Leaders in Texas, Arizona, and other states have deployed law enforcement and military resources to attempt to counter unauthorized immigration at the border, efforts that are highly controversial and potentially unconstitutional. American Oversight is investigating the origins and execution of these anti-immigration actions, which funnel millions in taxpayer money toward a ballooning surveillance state near the U.S.-Mexico border.
In early 2021, the governors of Texas and Arizona claimed that a massive mobilization of law enforcement was necessary to address the “crisis” at the border. There had not been an increase in the number of migrants crossing the border, but the number of apprehensions, or temporary detainments, had risen as migrants made repeated attempts to cross the border after being turned away under Title 42, the Trump-era immigration restriction masked as a public health measure.
In March 2021, Texas Gov. Greg Abbott launched Operation Lone Star, an expensive border security operation his office said was meant to combat crimes like drug and human trafficking. The operation echoed nearly two decades of similar initiatives undertaken by Abbott and former Gov. Rick Perry. At the start of the effort, Abbott deployed 500 members of the Texas National Guard and 1,000 state troopers to the U.S.-Mexico border.
By April of the following year, the initiative had sent more than 10,000 Texas National Guard troops and state law enforcement officers to the border over the course of the operation. Reports emerged that the operation was mismanaged and siphoning money from other government agencies. Troops criticized the operation in the press, reporting problems with paychecks, equipment shortages, and having little to actually do.
At the same time, Abbott’s office exaggerated statistics about the operation’s success. An investigation by ProPublica found that despite boasting high numbers of arrests and referrals to immigration authorities, Operation Lone Star counted in their tallies arrests and drug seizures that had taken place hundreds of miles from the border and that were unrelated to the mission’s stated purpose of combating border-related crime. Additionally, most migrants arrested under the operation were accused of minor trespassing offenses.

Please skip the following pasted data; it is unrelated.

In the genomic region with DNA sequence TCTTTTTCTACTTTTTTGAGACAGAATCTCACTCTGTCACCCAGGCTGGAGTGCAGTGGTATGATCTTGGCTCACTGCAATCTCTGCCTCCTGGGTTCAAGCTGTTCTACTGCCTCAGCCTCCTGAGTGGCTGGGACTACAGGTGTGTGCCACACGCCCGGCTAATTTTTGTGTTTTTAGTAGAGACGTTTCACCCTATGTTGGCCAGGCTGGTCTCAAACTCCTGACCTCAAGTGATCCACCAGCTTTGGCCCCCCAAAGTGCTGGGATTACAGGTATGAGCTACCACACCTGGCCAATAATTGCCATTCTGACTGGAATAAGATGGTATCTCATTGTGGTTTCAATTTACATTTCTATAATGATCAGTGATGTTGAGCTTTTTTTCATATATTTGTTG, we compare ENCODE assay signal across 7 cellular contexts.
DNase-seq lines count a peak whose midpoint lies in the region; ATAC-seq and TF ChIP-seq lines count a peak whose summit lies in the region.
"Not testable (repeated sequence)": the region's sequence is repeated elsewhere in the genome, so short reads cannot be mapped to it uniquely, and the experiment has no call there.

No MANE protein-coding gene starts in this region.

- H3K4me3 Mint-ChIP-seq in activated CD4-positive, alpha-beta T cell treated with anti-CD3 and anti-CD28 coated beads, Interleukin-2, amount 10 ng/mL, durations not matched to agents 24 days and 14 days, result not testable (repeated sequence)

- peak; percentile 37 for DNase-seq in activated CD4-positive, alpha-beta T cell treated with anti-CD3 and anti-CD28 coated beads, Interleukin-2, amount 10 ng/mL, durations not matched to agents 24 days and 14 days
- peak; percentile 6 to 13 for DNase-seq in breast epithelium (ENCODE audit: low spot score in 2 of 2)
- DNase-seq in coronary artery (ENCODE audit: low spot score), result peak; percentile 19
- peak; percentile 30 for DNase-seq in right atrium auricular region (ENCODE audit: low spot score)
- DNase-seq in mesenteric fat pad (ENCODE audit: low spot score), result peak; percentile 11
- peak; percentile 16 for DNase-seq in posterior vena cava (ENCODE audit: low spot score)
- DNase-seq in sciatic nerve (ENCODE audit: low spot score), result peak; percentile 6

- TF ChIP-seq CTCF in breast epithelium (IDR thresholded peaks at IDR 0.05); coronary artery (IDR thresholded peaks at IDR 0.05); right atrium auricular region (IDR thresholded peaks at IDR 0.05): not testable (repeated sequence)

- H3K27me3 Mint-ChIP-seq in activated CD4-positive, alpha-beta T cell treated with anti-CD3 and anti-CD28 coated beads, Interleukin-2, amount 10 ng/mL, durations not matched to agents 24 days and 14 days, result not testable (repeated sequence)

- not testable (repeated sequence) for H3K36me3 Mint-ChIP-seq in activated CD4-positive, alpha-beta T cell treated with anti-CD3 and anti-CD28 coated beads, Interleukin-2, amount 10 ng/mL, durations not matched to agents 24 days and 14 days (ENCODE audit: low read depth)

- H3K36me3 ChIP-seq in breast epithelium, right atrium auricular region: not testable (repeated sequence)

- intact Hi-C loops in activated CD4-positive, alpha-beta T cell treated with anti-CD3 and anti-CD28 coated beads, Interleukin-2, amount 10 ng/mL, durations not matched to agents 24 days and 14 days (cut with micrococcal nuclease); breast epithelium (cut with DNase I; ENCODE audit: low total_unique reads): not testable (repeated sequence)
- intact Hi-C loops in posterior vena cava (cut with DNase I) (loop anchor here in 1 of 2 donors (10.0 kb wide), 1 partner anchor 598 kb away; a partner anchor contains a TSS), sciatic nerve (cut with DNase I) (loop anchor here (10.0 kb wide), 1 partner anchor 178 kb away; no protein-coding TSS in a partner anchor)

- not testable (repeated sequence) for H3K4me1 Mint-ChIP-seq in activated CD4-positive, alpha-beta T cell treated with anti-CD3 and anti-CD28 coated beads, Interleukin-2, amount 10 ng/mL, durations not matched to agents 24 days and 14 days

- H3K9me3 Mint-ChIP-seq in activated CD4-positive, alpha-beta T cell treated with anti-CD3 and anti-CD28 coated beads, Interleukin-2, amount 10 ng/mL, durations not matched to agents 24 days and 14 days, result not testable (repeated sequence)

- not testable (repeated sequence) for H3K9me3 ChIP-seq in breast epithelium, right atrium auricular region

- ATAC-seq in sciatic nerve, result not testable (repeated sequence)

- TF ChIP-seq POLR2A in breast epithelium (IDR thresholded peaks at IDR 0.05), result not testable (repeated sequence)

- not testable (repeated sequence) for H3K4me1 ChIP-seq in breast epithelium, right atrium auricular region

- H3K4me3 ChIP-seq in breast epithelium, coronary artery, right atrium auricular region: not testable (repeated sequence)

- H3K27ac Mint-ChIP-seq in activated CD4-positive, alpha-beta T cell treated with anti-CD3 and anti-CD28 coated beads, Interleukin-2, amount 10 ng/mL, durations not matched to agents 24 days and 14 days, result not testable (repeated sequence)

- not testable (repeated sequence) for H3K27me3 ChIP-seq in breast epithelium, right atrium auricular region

Operation Lone Star has also been slammed by legal experts and immigrant rights advocates for its targeting of migrants based on race, immigration status, and national origin; for violating due process and the right to counsel; and for encroaching on the federal government’s constitutional authority to enforce immigration law. In January 2022, a county judge ruled that the arrest of a migrant under the operation was unconstitutional, writing that it was an “impermissible attempt to intrude on federal immigration policy” by violating the Constitution’s supremacy clause. The operation is also under investigation by the Justice Department for alleged civil rights violations, according to emails obtained by ProPublica and the Texas Tribune.
Meanwhile, in Arizona, Gov. Doug Ducey in April 2021 declared a state of emergency for six counties and sent more than 150 National Guard members to the border. Ducey had initiated similar law enforcement efforts at the border in the past: In 2015, he launched the Arizona Border Strike Force, a law enforcement operation with the stated purpose of combating crimes such as drug smuggling. Despite being a border-enforcement-specific initiative, the initiative, like Operation Lone Star, often cites data on seizures of small quantities of drugs far from the Mexico border as part of its successes.